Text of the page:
The Greek community has developed its own unique set of terms that may make it hard for anyone outside the community to understand. Here are some frequently used terms and their definitions to help you get acquainted with Greek Life.
A member who has been initiated into lifelong fraternity of sorority membership and participates in chapter activities at the collegiate level.
An alumnus or alumna member who serves as a resource for the chapter and serves as a liaison between the national office, alumns, and actives. Additionally, each chapter has an on-campus advisor to serve as a resource for campus needs.
Members of a fraternity who have graduated. (Singular is alumnus)
Members of a sorority who have graduated. (Singular is alumna)
Abbreviation for Alumnus, Alumna, Alumni, or Alumnae
An individual who did not join a sorority or fraternity while in college, but is being initiated as an alum member while still having the full benefits of membership as an alum.
The pin of an initiated member. It is an item of jewelry given to members upon initiation and should be worn at all official functions. The badge must be worn with business like attire, usually over the heart and above all other pins.
Business attire or presentable dress so that an individual may wear their badge to the event. Badges are not allowed to be worn on garments not following this standard.
A formal invitation to membership in a particular fraternity or sorority.
The last day of formal recruitment for the sororities in which potential new members receive formal invitations to join a sorority.
Big Brother or Sister
An active member of a fraternity or sorority who serves as a mentor to a new member, guiding him or her through the new member program and initiation.
A term used by fraternity members to refer to one another.
A branch of a national sorority or fraternity, established at a campus. Each chapter will have their own name, usually designated by Greek Letters. Example: Delta Tau Delta, Iota Phi Chapter.
A house associated with a Greek organization where chapter business can be conducted and members of the organization reside. Not all chapters have chapter houses. On some campuses, chapter houses can be located on campus or have a designated floor on in a special residence hall. When groups do not have a chapter house, all chapter business must be conducted on campus.
Permission from the national organization to have a chapter on campus.
A new organization that is awaiting official recognition from their national organization to have a chapter on campus.
The official pair or triad of colors that represent a specific Greek organization.
Continuous Open Bidding (COB)
An informal recruitment process typically used by sororities if they haven't reached the allowable membership total during formal recruitment or if they did not meet quota. This process is also used by the fraternities year-round since their recruitment process is informal and COB allows chapters to offer bids to any potential new members.
Insignia used by sorority and fraternity members. Most Greek organizations reserve the crest for initiated members only since it has hidden, secret meanings behind it. Also known as a coat of arms or shield.
When one organization will attempt to influence a potential new member through gifts, bad mouthing other organizations, etc.
The process where a new member elects, or is asked, to relinquish membership during their pledge period. Those who depledge a sorority may not pledge another sorority for one full calendar year.
An organization that does not permit alcohol on their house premises, and in very rare cases, does not allow the organization to host a party involving alcohol. Some fraternities are going dry at the national level, and all sororities have different levels of "dry". For example, one may allow the sorority to attend a function hosted by a non-dry fraternity, while another sorority may not.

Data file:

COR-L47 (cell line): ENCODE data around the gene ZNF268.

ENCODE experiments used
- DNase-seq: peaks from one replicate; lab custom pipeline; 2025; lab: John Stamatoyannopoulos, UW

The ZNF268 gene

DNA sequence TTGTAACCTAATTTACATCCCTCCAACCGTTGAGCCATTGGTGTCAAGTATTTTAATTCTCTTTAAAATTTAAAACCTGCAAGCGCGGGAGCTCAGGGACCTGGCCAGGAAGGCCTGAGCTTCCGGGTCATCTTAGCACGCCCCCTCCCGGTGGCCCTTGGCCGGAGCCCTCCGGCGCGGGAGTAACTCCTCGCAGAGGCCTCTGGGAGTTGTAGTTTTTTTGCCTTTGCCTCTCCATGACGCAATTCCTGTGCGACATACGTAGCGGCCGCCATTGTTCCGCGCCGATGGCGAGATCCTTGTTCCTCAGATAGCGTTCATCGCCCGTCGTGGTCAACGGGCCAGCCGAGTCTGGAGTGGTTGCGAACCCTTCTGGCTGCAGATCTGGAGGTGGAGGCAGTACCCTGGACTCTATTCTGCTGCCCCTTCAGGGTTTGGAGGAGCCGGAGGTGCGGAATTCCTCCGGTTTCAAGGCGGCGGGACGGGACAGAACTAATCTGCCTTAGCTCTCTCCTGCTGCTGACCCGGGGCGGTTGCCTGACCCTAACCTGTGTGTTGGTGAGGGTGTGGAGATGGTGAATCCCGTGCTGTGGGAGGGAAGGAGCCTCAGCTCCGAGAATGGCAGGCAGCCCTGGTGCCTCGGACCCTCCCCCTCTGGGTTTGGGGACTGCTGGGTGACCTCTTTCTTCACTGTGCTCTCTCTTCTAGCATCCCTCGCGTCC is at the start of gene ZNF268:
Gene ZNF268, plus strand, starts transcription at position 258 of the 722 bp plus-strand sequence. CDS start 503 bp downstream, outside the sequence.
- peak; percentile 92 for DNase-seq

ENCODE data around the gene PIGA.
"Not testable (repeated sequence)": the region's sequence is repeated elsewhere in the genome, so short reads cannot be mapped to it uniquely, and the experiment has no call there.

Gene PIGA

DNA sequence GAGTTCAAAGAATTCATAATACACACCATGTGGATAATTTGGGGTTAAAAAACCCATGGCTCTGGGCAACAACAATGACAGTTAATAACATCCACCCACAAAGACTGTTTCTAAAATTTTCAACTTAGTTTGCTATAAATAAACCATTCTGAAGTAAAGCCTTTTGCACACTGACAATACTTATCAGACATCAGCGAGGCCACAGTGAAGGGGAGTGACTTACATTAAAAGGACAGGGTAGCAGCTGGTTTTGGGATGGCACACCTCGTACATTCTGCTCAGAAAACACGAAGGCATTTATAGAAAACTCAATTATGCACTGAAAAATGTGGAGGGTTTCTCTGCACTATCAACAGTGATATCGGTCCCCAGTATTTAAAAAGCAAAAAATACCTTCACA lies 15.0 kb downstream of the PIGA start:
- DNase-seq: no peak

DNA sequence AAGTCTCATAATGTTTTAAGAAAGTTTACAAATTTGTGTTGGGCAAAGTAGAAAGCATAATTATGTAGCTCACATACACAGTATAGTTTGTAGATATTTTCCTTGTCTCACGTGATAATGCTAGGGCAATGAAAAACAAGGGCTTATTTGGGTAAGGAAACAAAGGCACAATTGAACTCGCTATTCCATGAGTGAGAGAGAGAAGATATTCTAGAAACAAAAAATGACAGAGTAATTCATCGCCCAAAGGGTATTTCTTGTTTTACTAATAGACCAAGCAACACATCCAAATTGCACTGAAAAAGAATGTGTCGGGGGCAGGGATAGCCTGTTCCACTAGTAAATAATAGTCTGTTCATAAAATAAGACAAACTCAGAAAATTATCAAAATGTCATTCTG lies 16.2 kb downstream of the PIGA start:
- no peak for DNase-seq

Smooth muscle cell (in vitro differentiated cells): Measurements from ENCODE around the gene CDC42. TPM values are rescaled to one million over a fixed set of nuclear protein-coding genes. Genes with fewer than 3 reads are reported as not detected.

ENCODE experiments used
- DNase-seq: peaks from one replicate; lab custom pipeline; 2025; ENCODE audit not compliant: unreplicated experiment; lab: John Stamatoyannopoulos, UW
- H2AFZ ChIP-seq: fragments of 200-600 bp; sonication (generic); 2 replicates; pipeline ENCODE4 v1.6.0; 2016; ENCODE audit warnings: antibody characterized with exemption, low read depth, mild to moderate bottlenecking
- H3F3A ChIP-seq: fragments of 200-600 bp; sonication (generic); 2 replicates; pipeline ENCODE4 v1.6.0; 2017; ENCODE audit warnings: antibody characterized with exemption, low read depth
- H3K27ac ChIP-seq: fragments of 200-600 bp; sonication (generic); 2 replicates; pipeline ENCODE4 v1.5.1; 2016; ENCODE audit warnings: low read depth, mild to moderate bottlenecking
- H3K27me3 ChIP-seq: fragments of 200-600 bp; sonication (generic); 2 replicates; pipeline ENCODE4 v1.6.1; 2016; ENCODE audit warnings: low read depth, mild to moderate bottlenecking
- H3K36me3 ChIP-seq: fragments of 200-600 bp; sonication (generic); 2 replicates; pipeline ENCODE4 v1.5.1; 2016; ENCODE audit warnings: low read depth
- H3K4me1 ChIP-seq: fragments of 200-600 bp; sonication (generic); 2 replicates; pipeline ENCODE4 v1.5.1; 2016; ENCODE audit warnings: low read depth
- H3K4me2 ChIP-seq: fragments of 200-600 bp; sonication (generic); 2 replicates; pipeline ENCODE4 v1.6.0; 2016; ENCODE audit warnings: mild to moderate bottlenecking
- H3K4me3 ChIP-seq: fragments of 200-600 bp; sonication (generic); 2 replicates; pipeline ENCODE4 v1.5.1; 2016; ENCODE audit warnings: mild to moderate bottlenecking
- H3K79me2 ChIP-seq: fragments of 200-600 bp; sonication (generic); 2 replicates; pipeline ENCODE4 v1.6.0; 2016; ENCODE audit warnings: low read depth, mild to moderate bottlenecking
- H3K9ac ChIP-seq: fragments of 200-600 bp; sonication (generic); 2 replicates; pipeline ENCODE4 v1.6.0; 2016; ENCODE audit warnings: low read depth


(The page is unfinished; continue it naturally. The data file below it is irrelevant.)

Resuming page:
Charge of joining a fraternity or sorority. Covers costs of operation, formal events, activities, chapter insurance, and other events.
When an organization is looking to expand and open a chapter at a new school.
Term used by actives and alumni to outline bigs/littles/grand-bigs/grand-littles, etc. to show connections between members in their mentorship roles.
Recruitment is the process where sororities and fraternities get new members. Formal Recruitment is a scheduled event for sororities to show off their unique values and experiences to potential new members. Potential new members attend events throughout a week to get a better idea of which chapter is the best fit for them. They attend rounds with different themes every night, a Preference Night where they can tour the houses, and Bid Day where they receive their formal invitation to join a sorority. This week-long event takes place at the beginning of the academic year and only happens once a year. The old term for this process is rush, which is still used by some fraternities.
An event celebrated by fraternities and sororities to highlight the founding of their organization and celebrate its history. It is not necessarily held on the day the organization was founded.
An outdated nickname for a fraternity or fraternity brother. Members of fraternities usually find this term offensive since it is typically tied to negative stereotypes of Greek Life.
A group of people brought together because of mutual interests. Generally thought of as a group of men, but also refers to co-ed organizations and many sororities are officially fraternities.
Not the nationality. Greek in this sense means a member of a social fraternity or sorority.
An organized week of activities to celebrate the Greek community members, its pillars, and connect to the campus community.
Used to identify members of the same organization. Most have a deep meaning to that organization or ritualistic symbol.
Any act performed by a member of any organization that is likely to cause harm, danger, causes public embarrassment or shame, compromises a person's dignity, causes the person to be the object of ridicule, cause psychological harm, or is illegal. Hazing is against the law in all states, and it's against the principles of all sororities and fraternities. If you have experienced or have witnessed any of the above, please complete the anonymous Hazing Report Form through the Dean of Students Office.
Someone who is a new member, who for some reason cannot be initiated with their new member class, is "held over" until the next initiation occurs. Often happens because of finances, personal reasons, academics, etc.
Members of Greek organizations putting pressure on potential members to join. During Formal Recruitment, this term refers to more than two women from one chapter talking to a potential new member.
A member who has elected to become inactive in sorority or fraternity life. They have no say or participation in chapter activities.
A person who has recently learned the ritual of a fraternity or sorority and is a full member.
A ceremony where a new member becomes a full member of the organization. Initiation ceremonies are private and different for all organizations.
Interfraternity Council (IFC)
The governing body of the fraternities at UW-Eau Claire. Visit the Councils page for more information about the organization.